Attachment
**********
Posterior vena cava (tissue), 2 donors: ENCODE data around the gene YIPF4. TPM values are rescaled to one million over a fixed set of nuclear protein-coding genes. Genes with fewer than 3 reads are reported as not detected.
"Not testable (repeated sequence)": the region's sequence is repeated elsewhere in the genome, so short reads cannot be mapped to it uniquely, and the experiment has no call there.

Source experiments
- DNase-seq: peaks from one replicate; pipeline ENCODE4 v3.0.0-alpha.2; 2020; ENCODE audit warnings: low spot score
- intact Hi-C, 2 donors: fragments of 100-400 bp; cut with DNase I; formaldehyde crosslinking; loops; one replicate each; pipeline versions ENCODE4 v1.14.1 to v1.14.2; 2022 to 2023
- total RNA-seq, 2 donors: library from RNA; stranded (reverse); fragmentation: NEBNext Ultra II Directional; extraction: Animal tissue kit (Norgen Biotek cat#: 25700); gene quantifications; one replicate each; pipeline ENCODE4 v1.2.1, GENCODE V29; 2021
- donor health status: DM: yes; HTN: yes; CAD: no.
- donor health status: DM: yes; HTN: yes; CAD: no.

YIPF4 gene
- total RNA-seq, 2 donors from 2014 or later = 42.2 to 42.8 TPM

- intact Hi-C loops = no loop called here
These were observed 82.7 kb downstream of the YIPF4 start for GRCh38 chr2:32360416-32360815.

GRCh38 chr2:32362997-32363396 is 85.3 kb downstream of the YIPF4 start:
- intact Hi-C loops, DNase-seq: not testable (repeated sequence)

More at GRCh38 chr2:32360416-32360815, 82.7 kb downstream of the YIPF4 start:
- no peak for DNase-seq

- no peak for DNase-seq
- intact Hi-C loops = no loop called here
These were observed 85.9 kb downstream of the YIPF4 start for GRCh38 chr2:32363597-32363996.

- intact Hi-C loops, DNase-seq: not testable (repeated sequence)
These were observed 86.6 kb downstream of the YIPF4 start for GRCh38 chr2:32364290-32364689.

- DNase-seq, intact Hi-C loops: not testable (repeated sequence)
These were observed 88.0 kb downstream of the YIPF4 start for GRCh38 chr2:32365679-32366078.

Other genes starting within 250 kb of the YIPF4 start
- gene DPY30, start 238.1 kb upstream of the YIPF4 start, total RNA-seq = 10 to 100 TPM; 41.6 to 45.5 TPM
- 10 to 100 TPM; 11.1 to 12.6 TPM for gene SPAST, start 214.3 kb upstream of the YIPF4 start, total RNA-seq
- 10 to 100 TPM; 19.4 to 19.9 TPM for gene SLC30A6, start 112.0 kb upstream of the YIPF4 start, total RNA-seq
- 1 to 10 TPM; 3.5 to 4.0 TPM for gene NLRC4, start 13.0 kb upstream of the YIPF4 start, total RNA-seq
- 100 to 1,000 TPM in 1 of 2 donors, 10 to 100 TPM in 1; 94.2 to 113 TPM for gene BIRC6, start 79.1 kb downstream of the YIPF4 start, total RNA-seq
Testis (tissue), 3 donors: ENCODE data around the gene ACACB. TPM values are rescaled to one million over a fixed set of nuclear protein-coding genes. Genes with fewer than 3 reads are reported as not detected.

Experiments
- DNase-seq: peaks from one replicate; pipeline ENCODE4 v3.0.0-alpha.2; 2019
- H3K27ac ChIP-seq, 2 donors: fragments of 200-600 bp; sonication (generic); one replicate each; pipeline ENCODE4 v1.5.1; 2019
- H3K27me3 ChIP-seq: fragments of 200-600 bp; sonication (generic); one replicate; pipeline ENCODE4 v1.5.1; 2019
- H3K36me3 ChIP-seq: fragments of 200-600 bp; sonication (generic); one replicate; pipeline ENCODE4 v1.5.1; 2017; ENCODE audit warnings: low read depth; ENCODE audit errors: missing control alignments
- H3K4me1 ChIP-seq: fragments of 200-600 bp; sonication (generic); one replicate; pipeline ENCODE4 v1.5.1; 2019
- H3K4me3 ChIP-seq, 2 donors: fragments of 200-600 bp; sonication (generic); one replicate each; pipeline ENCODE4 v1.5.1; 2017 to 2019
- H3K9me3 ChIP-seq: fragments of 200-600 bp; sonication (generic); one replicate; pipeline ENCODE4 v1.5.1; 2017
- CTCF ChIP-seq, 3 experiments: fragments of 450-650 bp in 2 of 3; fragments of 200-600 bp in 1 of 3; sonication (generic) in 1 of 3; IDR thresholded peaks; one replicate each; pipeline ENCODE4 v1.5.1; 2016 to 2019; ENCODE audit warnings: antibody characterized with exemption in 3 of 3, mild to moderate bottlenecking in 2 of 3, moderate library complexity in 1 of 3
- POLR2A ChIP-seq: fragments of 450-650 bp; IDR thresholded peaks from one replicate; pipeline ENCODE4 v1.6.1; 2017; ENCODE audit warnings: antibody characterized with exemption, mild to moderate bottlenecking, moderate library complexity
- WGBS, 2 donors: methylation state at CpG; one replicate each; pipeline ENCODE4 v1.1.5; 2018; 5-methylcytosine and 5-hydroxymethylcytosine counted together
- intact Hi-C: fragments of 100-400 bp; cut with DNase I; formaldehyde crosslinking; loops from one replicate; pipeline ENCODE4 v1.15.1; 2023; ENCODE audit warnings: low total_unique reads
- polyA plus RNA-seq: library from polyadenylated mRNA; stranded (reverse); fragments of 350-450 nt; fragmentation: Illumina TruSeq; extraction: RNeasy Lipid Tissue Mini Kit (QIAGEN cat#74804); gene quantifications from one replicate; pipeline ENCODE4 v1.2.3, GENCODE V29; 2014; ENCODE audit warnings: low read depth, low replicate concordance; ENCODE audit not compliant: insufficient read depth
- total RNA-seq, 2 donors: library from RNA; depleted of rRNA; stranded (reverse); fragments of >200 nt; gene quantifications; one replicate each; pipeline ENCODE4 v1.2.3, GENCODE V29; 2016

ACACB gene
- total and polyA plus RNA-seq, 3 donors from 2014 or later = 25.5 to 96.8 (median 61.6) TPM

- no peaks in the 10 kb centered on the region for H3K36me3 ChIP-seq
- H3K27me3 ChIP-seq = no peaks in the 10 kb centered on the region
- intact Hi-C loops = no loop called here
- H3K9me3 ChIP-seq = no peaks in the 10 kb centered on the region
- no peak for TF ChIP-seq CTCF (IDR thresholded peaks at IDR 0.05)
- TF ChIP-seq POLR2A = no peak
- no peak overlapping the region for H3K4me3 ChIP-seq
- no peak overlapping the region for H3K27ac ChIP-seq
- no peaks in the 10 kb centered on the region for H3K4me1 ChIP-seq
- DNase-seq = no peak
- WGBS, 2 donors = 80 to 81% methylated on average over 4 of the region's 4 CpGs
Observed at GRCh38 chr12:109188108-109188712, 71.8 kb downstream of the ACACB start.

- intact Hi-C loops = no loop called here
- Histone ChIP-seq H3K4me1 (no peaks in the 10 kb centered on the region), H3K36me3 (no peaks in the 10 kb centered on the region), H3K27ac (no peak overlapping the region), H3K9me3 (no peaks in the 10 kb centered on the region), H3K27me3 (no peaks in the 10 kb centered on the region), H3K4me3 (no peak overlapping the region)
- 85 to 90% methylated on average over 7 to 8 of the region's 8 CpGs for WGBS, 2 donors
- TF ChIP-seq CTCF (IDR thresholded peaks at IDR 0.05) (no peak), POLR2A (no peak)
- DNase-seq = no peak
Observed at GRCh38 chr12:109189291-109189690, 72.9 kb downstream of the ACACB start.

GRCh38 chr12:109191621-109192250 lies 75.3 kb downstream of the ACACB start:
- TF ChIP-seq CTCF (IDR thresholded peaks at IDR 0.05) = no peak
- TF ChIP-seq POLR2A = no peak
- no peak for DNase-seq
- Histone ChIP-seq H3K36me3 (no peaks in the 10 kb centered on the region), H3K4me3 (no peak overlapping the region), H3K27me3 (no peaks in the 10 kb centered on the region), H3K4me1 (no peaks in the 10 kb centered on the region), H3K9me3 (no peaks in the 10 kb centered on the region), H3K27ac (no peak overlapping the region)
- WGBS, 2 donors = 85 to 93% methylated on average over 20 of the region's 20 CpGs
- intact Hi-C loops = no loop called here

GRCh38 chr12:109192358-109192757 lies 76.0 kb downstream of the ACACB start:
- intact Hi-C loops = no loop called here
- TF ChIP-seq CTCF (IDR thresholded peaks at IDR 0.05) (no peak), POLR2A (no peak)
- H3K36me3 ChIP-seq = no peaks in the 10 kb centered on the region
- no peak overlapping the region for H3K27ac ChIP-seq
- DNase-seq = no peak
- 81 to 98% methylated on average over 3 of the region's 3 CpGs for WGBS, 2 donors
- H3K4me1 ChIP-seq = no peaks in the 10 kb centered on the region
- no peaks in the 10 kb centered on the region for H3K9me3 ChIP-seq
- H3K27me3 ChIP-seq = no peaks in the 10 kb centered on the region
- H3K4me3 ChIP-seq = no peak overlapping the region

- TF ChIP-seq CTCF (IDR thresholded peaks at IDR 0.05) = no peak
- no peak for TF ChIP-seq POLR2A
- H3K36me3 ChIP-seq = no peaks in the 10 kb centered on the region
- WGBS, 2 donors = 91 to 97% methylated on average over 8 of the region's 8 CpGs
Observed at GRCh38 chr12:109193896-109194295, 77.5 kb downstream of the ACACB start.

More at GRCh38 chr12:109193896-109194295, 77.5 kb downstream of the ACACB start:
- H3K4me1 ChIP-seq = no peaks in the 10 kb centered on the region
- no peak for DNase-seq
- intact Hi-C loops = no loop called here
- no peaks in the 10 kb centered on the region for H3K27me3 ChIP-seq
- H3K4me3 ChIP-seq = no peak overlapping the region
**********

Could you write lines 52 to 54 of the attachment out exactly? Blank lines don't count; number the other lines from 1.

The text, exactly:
- TF ChIP-seq POLR2A = no peak
- no peak overlapping the region for H3K4me3 ChIP-seq
- no peak overlapping the region for H3K27ac ChIP-seq